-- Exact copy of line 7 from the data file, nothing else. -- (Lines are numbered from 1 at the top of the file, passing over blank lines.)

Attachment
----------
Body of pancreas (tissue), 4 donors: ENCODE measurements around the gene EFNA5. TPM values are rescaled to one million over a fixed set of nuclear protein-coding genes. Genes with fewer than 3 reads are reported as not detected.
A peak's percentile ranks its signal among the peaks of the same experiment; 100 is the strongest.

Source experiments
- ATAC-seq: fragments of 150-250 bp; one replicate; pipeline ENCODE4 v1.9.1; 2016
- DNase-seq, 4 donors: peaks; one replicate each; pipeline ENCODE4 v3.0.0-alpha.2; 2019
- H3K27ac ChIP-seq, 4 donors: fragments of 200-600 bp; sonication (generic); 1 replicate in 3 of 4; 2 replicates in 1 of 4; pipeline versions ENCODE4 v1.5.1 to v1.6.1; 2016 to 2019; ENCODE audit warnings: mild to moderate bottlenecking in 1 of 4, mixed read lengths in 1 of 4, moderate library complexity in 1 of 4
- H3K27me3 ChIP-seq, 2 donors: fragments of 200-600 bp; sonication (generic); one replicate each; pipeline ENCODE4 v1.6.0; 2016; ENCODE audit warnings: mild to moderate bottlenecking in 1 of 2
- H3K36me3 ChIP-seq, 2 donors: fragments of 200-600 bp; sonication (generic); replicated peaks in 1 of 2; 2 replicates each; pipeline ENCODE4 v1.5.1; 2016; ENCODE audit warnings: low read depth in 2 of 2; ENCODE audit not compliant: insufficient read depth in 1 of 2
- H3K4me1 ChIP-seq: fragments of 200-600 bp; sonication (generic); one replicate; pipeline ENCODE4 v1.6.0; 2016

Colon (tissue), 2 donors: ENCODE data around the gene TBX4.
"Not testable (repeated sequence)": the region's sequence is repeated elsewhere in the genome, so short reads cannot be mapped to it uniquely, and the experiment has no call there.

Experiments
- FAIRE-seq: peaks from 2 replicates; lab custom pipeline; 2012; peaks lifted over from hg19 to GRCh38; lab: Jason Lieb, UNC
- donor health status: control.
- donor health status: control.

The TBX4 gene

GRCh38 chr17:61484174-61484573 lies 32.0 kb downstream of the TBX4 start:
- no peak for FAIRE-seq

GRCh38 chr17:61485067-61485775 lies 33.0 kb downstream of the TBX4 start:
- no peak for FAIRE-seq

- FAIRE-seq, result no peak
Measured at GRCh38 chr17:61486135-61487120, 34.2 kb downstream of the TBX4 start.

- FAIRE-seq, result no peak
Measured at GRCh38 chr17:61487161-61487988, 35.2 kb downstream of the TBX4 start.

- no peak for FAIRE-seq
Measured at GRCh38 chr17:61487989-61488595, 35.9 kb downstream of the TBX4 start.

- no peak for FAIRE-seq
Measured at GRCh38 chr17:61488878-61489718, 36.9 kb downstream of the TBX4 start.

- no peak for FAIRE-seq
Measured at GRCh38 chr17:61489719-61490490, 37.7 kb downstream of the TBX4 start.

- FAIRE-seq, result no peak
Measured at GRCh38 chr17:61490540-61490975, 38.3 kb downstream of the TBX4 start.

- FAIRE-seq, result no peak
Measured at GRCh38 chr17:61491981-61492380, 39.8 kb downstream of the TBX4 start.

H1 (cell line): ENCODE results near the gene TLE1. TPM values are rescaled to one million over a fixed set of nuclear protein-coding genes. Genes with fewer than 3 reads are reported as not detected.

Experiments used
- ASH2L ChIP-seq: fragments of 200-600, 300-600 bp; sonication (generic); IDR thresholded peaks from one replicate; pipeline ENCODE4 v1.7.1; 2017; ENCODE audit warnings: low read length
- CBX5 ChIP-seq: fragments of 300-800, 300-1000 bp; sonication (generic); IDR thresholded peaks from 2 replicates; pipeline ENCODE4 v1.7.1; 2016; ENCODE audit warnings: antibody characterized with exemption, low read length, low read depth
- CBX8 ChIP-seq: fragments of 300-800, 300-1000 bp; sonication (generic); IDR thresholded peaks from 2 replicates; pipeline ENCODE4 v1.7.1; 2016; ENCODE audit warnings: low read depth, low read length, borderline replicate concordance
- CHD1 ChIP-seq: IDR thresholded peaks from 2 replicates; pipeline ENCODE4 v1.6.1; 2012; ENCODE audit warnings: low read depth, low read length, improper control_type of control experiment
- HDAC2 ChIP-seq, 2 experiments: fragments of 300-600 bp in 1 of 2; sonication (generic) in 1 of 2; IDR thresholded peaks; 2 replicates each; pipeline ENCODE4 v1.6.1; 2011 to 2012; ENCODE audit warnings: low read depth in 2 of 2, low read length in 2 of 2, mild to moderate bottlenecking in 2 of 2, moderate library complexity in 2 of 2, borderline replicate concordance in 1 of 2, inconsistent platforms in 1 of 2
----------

- H3K27me3 ChIP-seq, 2 donors: fragments of 200-600 bp; sonication (generic); one replicate each; pipeline ENCODE4 v1.6.0; 2016; ENCODE audit warnings: mild to moderate bottlenecking in 1 of 2